How do stakeholders participate in Scrum projects?

A program manager asked me how one makes sure that all necessary information from different stakeholders is considered in a Scrum initiative. How can it be made sure that nothing gets forgotten? Usually, the answer to this question is: the team has to care for all the information. Another solution would be: everybody needs to be part of the team. However, these solutions look great on paper but they are not feasible in organisations which want to start using an agile approach. Well, at least in the beginning.
We have to differentiate between strategical and tactical processes of product development. In other words, you have to consider the long term view (strategical) and short term view (tactical). Any organisation needs to plan and execute both processes simultaneously. But both aspects need different good practices to support success.
I suggest to free the Product Owner from working on tactical issues as much as possible. So we do not want him/her to spend time on e.g. writing user stories or talking to end users to come up with ideas for features. At borisgloger consulting we believe his/her capabilities should be strengthened in order to work on the strategic level. On one hand that means he/she shall have the authority to work strategically more often and on the other hand it means he/she shall dedicate his/her time to the practices that one needs for performing on this level:

  • Creating a product vision based on the product idea he/she might have gotten from the customer
  • Building a list of constraints
  • Working with the development team to enable its members to build the product backlog.

Most people in the Scrum community know how to build a product vision or a product backlog but what is a list of constraints? What is its purpose and where does it come from?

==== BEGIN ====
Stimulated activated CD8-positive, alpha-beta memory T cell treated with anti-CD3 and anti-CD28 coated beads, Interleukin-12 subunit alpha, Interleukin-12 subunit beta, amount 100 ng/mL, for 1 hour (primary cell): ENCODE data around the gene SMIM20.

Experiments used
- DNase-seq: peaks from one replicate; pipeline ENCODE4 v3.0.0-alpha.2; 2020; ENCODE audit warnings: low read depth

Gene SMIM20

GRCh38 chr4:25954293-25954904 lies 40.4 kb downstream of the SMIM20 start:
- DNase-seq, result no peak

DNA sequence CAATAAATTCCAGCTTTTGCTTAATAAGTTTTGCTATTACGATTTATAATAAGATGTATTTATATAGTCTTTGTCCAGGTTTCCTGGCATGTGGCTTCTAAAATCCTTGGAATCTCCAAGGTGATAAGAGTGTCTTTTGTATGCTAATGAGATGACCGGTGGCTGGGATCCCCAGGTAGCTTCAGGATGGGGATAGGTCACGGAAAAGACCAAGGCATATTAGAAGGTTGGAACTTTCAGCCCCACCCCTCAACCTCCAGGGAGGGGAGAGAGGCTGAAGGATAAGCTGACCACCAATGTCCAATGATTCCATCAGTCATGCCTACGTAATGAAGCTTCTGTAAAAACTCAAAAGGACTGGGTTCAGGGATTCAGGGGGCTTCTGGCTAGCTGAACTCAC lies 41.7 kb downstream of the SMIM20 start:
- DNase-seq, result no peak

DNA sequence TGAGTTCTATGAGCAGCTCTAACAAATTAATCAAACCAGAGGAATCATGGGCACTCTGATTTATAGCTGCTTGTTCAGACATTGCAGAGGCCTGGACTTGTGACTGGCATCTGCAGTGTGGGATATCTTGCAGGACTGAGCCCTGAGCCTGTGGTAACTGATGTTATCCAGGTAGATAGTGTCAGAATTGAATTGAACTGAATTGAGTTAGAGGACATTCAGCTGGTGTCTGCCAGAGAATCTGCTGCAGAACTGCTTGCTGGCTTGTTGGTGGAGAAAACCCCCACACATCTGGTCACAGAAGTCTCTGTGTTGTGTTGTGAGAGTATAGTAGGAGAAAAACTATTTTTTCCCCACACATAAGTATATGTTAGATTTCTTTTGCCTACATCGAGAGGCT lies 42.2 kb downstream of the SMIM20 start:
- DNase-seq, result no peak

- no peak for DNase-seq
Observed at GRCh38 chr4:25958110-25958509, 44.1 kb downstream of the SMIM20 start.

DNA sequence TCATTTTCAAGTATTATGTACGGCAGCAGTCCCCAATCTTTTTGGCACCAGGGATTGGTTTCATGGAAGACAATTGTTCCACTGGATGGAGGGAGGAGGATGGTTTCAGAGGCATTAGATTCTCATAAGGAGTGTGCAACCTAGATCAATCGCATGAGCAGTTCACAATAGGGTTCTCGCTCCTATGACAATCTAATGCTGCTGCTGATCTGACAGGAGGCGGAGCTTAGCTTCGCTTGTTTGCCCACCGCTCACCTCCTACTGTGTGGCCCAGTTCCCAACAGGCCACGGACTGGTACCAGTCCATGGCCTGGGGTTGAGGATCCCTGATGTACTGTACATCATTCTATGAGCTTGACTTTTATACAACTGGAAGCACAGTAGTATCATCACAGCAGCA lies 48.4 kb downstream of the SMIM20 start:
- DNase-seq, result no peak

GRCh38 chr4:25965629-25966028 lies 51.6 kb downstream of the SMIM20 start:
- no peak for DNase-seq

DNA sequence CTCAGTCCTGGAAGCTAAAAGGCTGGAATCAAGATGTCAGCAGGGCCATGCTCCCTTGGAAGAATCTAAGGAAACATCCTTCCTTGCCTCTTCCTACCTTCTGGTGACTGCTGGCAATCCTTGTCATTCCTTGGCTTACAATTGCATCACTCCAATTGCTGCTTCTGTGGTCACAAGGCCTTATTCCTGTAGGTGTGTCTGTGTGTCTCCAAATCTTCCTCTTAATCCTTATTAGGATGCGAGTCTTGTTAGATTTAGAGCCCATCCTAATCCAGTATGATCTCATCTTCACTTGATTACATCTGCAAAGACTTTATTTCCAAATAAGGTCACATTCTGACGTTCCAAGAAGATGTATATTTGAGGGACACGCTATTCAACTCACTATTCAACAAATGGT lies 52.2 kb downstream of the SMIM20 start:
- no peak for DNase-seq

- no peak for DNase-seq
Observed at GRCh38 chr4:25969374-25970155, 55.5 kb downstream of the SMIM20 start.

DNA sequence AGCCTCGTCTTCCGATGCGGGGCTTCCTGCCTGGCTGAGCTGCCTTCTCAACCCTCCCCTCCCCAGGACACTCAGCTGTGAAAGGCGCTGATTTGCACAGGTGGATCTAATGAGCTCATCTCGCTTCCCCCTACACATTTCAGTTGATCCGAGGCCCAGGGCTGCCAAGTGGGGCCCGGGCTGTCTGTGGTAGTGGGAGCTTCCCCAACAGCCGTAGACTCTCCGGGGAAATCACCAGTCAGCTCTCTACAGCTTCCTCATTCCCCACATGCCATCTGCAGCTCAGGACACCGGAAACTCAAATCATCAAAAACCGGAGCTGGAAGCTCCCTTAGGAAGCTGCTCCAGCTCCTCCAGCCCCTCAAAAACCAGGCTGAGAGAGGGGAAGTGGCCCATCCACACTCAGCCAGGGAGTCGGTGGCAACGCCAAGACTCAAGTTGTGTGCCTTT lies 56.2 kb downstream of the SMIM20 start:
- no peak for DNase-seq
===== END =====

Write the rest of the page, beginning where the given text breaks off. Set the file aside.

List of Constraints

The list of constraints contains the needs of the stakeholders. The Product Owner is responsible for facilitating a conversation amongst all stakeholders. In this conversation they are supposed to talk about their specific needs (see picture above). I use the word “needs” instead of “interests” because I want to distinguish strategic needs from tactical features. For instance, if someone in an organisation is responsible for making sure that a product meets the regulatory requirements of the Food and Drug Administration (FDA), he has the need that these requirements are acknowledged. So it is the job of the Product Owner to translate this need into strategical constraints. This practice ensures that the regulatory requirements are not treated as a low priority feature.
Together with all stakeholders, the Product Owner creates the list of constraints at the beginning of a Scrum initiative (product, service). However, it is not a static but a rather dynamic list. It is the job of the Product Owner to stabilise this list over time. To do this, he creates a reflexive process that continuously reviews the validity of constraints. He also updates the list if necessary. Please notice that he has to communicate all updates to all stakeholders. He also has to ensure that all resulting changes are incorporated into the product or service.